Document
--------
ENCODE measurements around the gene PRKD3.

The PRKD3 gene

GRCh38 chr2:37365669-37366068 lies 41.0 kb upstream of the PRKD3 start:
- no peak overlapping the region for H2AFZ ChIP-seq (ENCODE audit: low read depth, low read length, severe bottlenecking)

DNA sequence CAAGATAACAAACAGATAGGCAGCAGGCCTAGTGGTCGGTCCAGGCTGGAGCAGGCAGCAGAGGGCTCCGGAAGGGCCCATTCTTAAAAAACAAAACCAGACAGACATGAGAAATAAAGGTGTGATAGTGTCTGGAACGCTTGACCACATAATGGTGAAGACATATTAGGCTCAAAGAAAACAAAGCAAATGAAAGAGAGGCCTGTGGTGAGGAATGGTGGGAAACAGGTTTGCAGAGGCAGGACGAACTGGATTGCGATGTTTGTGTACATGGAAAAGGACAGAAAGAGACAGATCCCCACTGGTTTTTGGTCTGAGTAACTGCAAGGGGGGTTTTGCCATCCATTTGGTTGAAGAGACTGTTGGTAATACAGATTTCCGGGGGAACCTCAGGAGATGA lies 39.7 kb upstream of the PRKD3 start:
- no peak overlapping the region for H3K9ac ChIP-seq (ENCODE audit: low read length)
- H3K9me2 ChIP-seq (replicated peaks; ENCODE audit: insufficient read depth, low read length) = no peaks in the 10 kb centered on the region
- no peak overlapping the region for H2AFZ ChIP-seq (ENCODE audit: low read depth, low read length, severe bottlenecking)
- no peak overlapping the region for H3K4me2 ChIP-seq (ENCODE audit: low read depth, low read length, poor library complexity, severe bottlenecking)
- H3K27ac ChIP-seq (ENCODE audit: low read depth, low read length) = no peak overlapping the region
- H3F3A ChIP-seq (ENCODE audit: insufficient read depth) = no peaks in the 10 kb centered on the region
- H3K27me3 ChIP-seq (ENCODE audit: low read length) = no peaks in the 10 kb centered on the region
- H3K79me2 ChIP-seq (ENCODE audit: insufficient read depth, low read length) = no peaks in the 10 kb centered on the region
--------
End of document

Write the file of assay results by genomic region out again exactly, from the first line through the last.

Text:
ENCODE measurements around the gene PRKD3.

The PRKD3 gene

GRCh38 chr2:37365669-37366068 lies 41.0 kb upstream of the PRKD3 start:
- no peak overlapping the region for H2AFZ ChIP-seq (ENCODE audit: low read depth, low read length, severe bottlenecking)

DNA sequence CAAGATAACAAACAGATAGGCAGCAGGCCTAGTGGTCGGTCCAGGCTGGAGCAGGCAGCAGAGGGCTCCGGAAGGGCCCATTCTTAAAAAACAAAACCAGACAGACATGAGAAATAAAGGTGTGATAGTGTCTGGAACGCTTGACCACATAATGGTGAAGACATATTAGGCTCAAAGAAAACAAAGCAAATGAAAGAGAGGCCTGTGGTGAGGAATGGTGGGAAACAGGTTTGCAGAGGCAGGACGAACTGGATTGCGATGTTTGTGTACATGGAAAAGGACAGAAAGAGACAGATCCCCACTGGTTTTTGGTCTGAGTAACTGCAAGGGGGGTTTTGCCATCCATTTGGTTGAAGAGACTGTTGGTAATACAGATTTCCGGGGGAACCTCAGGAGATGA lies 39.7 kb upstream of the PRKD3 start:
- no peak overlapping the region for H3K9ac ChIP-seq (ENCODE audit: low read length)
- H3K9me2 ChIP-seq (replicated peaks; ENCODE audit: insufficient read depth, low read length) = no peaks in the 10 kb centered on the region
- no peak overlapping the region for H2AFZ ChIP-seq (ENCODE audit: low read depth, low read length, severe bottlenecking)
- no peak overlapping the region for H3K4me2 ChIP-seq (ENCODE audit: low read depth, low read length, poor library complexity, severe bottlenecking)
- H3K27ac ChIP-seq (ENCODE audit: low read depth, low read length) = no peak overlapping the region
- H3F3A ChIP-seq (ENCODE audit: insufficient read depth) = no peaks in the 10 kb centered on the region
- H3K27me3 ChIP-seq (ENCODE audit: low read length) = no peaks in the 10 kb centered on the region
- H3K79me2 ChIP-seq (ENCODE audit: insufficient read depth, low read length) = no peaks in the 10 kb centered on the region